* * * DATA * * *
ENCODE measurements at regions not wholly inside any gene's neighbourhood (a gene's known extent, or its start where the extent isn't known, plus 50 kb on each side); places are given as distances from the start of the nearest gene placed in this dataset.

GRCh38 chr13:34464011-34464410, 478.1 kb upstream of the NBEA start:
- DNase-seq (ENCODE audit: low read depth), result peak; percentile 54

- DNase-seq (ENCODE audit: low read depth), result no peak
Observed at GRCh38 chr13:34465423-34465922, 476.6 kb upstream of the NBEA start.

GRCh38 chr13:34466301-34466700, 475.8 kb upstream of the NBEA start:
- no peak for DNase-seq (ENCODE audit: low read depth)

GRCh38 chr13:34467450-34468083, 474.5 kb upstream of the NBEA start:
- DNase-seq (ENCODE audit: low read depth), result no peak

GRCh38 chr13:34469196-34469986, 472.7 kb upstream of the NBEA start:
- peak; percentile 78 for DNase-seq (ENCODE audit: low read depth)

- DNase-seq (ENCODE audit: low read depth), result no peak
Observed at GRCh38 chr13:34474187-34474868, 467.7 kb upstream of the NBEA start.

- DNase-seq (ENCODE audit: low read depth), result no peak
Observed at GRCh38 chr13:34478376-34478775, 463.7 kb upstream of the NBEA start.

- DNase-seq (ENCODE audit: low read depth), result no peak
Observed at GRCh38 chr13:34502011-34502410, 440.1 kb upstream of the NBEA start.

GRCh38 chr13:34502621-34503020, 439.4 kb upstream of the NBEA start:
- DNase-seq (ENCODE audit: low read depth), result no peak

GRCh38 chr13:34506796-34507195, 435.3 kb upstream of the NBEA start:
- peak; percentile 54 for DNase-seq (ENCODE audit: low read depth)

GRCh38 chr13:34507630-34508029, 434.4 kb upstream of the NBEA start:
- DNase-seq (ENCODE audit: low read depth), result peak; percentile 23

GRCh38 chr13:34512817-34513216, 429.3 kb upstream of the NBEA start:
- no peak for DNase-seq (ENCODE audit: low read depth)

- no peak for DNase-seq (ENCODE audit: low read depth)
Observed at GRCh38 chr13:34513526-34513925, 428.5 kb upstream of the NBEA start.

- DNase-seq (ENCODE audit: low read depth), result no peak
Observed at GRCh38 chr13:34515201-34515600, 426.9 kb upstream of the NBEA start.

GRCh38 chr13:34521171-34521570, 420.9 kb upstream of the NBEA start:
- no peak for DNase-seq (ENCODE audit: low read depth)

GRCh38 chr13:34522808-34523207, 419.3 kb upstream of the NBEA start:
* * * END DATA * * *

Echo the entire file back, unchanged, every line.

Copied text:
ENCODE measurements at regions not wholly inside any gene's neighbourhood (a gene's known extent, or its start where the extent isn't known, plus 50 kb on each side); places are given as distances from the start of the nearest gene placed in this dataset.

GRCh38 chr13:34464011-34464410, 478.1 kb upstream of the NBEA start:
- DNase-seq (ENCODE audit: low read depth), result peak; percentile 54

- DNase-seq (ENCODE audit: low read depth), result no peak
Observed at GRCh38 chr13:34465423-34465922, 476.6 kb upstream of the NBEA start.

GRCh38 chr13:34466301-34466700, 475.8 kb upstream of the NBEA start:
- no peak for DNase-seq (ENCODE audit: low read depth)

GRCh38 chr13:34467450-34468083, 474.5 kb upstream of the NBEA start:
- DNase-seq (ENCODE audit: low read depth), result no peak

GRCh38 chr13:34469196-34469986, 472.7 kb upstream of the NBEA start:
- peak; percentile 78 for DNase-seq (ENCODE audit: low read depth)

- DNase-seq (ENCODE audit: low read depth), result no peak
Observed at GRCh38 chr13:34474187-34474868, 467.7 kb upstream of the NBEA start.

- DNase-seq (ENCODE audit: low read depth), result no peak
Observed at GRCh38 chr13:34478376-34478775, 463.7 kb upstream of the NBEA start.

- DNase-seq (ENCODE audit: low read depth), result no peak
Observed at GRCh38 chr13:34502011-34502410, 440.1 kb upstream of the NBEA start.

GRCh38 chr13:34502621-34503020, 439.4 kb upstream of the NBEA start:
- DNase-seq (ENCODE audit: low read depth), result no peak

GRCh38 chr13:34506796-34507195, 435.3 kb upstream of the NBEA start:
- peak; percentile 54 for DNase-seq (ENCODE audit: low read depth)

GRCh38 chr13:34507630-34508029, 434.4 kb upstream of the NBEA start:
- DNase-seq (ENCODE audit: low read depth), result peak; percentile 23

GRCh38 chr13:34512817-34513216, 429.3 kb upstream of the NBEA start:
- no peak for DNase-seq (ENCODE audit: low read depth)

- no peak for DNase-seq (ENCODE audit: low read depth)
Observed at GRCh38 chr13:34513526-34513925, 428.5 kb upstream of the NBEA start.

- DNase-seq (ENCODE audit: low read depth), result no peak
Observed at GRCh38 chr13:34515201-34515600, 426.9 kb upstream of the NBEA start.

GRCh38 chr13:34521171-34521570, 420.9 kb upstream of the NBEA start:
- no peak for DNase-seq (ENCODE audit: low read depth)

GRCh38 chr13:34522808-34523207, 419.3 kb upstream of the NBEA start: